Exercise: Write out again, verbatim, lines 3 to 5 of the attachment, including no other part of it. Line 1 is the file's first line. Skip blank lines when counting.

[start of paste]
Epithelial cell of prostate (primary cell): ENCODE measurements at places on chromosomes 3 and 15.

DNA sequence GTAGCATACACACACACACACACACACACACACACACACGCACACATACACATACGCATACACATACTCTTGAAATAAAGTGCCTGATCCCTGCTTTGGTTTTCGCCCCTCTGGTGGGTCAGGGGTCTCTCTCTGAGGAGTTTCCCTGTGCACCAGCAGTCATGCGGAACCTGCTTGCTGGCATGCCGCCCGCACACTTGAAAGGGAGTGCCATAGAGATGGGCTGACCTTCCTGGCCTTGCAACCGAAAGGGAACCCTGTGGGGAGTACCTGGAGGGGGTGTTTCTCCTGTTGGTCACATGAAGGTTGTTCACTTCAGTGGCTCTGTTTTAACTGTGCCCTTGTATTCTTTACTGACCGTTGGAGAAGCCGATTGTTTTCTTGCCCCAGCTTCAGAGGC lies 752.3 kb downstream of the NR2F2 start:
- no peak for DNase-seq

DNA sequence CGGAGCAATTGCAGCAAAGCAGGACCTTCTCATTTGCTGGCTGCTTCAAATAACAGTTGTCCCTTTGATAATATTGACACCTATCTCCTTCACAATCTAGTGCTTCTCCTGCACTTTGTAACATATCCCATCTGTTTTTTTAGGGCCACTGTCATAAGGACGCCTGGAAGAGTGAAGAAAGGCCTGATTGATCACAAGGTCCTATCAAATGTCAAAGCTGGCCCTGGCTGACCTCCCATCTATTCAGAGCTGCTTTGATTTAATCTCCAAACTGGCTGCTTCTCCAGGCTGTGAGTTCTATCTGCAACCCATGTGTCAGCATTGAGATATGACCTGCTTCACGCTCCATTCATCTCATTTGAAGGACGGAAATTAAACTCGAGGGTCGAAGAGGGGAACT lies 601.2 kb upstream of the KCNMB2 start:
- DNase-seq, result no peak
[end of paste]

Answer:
- no peak for DNase-seq

DNA sequence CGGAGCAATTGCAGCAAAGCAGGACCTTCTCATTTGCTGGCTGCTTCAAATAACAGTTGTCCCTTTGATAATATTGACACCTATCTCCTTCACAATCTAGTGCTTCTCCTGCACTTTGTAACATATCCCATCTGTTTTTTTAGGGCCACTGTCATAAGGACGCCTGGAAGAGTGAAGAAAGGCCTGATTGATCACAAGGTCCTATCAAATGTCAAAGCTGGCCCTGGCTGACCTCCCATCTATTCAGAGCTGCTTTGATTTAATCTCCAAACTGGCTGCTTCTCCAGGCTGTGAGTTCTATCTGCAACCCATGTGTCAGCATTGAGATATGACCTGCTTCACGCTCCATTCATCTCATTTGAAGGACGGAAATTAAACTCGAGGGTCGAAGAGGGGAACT lies 601.2 kb upstream of the KCNMB2 start:
- DNase-seq, result no peak